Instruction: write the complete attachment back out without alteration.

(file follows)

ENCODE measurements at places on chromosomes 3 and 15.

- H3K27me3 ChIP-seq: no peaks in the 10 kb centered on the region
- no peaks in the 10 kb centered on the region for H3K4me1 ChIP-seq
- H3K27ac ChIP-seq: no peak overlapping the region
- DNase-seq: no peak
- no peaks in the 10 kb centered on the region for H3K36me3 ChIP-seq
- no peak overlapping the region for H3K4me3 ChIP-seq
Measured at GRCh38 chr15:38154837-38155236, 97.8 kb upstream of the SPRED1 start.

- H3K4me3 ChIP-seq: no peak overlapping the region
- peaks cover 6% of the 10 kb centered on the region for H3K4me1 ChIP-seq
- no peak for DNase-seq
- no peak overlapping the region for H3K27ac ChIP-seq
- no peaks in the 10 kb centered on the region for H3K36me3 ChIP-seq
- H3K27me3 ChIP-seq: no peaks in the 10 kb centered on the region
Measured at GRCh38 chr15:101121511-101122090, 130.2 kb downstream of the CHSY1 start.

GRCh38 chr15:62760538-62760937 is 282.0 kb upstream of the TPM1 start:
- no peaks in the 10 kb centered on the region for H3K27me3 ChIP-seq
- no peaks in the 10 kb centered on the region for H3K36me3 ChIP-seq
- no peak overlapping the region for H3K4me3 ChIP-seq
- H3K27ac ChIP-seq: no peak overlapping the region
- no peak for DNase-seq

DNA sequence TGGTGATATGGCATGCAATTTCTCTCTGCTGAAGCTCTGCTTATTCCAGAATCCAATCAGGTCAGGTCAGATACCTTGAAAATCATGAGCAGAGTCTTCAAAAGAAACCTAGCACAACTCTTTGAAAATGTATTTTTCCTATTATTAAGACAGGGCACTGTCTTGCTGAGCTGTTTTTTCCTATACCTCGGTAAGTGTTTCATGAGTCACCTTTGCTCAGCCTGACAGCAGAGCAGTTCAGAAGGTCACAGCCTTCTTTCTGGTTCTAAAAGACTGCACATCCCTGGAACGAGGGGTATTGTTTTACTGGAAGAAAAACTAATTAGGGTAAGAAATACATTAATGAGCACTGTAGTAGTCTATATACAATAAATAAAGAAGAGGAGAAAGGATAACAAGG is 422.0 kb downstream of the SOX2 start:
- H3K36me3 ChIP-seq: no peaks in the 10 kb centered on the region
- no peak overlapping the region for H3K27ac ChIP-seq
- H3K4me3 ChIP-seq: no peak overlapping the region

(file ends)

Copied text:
ENCODE measurements at places on chromosomes 3 and 15.

- H3K27me3 ChIP-seq: no peaks in the 10 kb centered on the region
- no peaks in the 10 kb centered on the region for H3K4me1 ChIP-seq
- H3K27ac ChIP-seq: no peak overlapping the region
- DNase-seq: no peak
- no peaks in the 10 kb centered on the region for H3K36me3 ChIP-seq
- no peak overlapping the region for H3K4me3 ChIP-seq
Measured at GRCh38 chr15:38154837-38155236, 97.8 kb upstream of the SPRED1 start.

- H3K4me3 ChIP-seq: no peak overlapping the region
- peaks cover 6% of the 10 kb centered on the region for H3K4me1 ChIP-seq
- no peak for DNase-seq
- no peak overlapping the region for H3K27ac ChIP-seq
- no peaks in the 10 kb centered on the region for H3K36me3 ChIP-seq
- H3K27me3 ChIP-seq: no peaks in the 10 kb centered on the region
Measured at GRCh38 chr15:101121511-101122090, 130.2 kb downstream of the CHSY1 start.

GRCh38 chr15:62760538-62760937 is 282.0 kb upstream of the TPM1 start:
- no peaks in the 10 kb centered on the region for H3K27me3 ChIP-seq
- no peaks in the 10 kb centered on the region for H3K36me3 ChIP-seq
- no peak overlapping the region for H3K4me3 ChIP-seq
- H3K27ac ChIP-seq: no peak overlapping the region
- no peak for DNase-seq

DNA sequence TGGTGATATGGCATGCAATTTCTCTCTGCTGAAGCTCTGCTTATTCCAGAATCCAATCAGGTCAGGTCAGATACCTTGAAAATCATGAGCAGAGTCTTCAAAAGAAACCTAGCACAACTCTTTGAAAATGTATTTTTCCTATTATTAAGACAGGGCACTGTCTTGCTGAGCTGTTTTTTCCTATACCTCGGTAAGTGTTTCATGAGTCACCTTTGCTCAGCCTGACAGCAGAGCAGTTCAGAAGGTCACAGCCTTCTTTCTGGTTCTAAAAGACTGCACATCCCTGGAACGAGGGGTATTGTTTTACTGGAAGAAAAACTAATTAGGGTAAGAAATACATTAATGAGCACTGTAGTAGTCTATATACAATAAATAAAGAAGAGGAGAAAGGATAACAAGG is 422.0 kb downstream of the SOX2 start:
- H3K36me3 ChIP-seq: no peaks in the 10 kb centered on the region
- no peak overlapping the region for H3K27ac ChIP-seq
- H3K4me3 ChIP-seq: no peak overlapping the region